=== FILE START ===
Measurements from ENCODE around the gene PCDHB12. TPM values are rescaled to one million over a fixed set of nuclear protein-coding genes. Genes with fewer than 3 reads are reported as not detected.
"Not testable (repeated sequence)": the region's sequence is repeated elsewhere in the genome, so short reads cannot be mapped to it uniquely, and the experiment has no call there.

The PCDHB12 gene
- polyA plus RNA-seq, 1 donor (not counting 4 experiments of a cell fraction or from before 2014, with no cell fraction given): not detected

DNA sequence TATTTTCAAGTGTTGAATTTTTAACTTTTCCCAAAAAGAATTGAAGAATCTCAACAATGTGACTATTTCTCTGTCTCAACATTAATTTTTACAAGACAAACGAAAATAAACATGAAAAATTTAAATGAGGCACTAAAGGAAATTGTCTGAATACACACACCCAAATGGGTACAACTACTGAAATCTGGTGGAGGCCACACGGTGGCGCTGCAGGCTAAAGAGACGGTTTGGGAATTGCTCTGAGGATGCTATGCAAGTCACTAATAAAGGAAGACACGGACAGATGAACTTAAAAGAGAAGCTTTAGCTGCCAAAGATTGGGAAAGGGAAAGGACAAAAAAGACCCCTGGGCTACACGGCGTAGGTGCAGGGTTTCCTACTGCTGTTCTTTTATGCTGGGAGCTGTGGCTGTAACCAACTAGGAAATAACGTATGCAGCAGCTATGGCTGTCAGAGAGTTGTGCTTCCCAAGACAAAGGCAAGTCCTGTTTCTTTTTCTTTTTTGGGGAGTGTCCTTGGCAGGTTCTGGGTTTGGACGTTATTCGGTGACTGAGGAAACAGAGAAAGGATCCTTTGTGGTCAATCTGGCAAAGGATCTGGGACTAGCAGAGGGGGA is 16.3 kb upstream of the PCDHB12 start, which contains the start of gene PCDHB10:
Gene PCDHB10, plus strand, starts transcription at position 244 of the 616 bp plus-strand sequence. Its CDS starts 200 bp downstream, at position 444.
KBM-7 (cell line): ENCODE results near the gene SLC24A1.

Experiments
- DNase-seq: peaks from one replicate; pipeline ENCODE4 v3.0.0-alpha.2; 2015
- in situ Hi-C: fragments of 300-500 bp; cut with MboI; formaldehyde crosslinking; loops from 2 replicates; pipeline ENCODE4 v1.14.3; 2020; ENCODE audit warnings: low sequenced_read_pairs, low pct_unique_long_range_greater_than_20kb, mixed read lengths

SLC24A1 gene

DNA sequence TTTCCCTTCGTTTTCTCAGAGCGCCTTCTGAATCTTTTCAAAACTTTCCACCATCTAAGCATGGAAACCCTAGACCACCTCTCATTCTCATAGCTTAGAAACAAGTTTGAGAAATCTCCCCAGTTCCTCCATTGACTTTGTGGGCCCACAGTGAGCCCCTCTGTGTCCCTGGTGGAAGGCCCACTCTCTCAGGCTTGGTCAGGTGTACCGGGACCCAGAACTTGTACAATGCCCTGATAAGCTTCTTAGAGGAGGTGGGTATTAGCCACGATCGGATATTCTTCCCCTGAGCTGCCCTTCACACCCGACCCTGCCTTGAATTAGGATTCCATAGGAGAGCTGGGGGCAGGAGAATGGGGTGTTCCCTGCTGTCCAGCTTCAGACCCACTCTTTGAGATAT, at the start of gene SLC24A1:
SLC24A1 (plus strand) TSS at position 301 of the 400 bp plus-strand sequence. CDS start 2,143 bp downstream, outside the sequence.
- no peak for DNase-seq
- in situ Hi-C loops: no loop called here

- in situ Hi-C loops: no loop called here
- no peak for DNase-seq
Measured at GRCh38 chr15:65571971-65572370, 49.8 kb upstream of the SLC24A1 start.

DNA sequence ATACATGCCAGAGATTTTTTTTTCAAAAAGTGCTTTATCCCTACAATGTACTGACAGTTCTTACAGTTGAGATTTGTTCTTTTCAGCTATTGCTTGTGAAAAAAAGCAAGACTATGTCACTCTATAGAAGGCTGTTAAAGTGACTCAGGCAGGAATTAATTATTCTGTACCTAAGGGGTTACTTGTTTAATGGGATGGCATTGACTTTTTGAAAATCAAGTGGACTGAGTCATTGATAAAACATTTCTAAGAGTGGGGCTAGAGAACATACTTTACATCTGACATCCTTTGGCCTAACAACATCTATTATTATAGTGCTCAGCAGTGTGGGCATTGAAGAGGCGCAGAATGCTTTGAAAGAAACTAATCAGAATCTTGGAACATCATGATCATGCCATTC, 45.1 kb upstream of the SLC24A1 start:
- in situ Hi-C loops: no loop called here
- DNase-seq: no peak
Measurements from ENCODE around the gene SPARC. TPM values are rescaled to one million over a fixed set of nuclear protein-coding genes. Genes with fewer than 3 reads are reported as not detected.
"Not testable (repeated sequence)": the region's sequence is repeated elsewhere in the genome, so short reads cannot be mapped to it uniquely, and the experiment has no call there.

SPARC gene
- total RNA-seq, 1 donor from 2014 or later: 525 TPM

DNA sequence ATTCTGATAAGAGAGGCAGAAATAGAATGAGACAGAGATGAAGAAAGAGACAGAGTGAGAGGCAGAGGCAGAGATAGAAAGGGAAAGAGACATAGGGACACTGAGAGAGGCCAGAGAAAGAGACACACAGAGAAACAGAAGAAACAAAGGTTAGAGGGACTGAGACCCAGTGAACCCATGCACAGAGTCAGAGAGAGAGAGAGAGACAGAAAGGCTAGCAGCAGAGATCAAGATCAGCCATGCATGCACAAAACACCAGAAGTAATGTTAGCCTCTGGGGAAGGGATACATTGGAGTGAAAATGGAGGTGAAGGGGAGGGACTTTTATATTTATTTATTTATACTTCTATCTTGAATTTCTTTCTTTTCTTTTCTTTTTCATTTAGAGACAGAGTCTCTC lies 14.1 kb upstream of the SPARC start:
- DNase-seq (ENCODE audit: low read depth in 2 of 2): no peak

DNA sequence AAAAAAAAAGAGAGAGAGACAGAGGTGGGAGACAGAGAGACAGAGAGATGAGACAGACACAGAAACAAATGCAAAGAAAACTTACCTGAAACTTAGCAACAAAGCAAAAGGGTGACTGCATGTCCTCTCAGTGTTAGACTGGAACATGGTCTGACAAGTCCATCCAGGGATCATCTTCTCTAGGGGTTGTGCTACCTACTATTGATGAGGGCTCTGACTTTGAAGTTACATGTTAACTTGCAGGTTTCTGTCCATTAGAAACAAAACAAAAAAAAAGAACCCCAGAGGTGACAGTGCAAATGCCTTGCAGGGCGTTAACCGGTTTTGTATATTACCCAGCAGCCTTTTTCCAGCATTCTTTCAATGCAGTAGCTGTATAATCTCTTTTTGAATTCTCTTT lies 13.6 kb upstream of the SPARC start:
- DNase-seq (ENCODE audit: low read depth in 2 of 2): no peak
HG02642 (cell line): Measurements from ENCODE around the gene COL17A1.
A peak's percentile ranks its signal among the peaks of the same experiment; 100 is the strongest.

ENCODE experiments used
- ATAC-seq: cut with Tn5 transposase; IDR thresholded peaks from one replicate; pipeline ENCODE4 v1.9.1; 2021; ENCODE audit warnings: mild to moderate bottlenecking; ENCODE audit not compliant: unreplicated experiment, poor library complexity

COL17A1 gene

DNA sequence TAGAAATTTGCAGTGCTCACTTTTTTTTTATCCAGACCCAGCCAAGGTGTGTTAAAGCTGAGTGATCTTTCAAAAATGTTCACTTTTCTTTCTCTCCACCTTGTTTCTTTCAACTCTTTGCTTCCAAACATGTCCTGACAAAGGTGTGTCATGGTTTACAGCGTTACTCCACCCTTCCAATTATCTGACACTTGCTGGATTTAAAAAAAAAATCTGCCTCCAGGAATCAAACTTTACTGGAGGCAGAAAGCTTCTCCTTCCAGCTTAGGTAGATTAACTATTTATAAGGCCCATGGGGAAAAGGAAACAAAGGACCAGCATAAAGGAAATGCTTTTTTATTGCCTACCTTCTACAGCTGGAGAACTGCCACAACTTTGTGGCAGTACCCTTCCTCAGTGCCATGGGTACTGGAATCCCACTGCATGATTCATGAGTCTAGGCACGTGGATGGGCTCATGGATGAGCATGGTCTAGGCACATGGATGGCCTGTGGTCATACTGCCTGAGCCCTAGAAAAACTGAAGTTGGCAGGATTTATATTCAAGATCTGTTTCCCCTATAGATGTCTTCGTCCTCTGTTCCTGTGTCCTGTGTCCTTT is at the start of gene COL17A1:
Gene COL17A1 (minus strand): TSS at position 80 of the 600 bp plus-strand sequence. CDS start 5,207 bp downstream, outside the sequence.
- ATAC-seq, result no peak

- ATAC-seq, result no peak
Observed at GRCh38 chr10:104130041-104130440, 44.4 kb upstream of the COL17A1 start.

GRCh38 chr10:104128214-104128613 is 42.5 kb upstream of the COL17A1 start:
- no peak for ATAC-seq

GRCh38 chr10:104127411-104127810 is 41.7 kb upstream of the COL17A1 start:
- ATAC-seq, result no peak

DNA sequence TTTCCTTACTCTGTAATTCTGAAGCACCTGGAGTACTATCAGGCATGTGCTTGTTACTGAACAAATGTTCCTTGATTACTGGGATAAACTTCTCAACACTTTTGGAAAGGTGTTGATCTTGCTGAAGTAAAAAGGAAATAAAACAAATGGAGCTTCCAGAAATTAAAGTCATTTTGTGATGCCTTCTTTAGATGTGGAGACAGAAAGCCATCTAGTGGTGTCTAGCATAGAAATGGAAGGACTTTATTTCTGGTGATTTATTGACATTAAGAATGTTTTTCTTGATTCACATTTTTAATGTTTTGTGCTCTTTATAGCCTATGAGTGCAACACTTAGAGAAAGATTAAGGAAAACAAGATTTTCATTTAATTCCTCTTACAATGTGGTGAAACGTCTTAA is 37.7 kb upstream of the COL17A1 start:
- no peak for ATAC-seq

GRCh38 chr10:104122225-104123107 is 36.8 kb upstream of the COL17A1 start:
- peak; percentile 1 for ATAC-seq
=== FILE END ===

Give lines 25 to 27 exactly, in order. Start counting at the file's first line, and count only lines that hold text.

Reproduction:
- total RNA-seq, 1 donor from 2014 or later: 525 TPM

DNA sequence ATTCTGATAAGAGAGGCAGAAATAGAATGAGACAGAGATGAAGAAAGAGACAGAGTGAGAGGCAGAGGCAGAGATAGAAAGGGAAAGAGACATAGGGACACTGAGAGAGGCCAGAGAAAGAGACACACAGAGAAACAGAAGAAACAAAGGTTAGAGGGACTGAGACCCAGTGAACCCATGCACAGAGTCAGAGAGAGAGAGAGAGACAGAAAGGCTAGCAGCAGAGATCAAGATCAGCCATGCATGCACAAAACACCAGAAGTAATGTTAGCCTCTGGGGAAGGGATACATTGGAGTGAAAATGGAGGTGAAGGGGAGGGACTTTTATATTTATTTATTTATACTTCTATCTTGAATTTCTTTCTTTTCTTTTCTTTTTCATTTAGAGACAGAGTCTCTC lies 14.1 kb upstream of the SPARC start:
- DNase-seq (ENCODE audit: low read depth in 2 of 2): no peak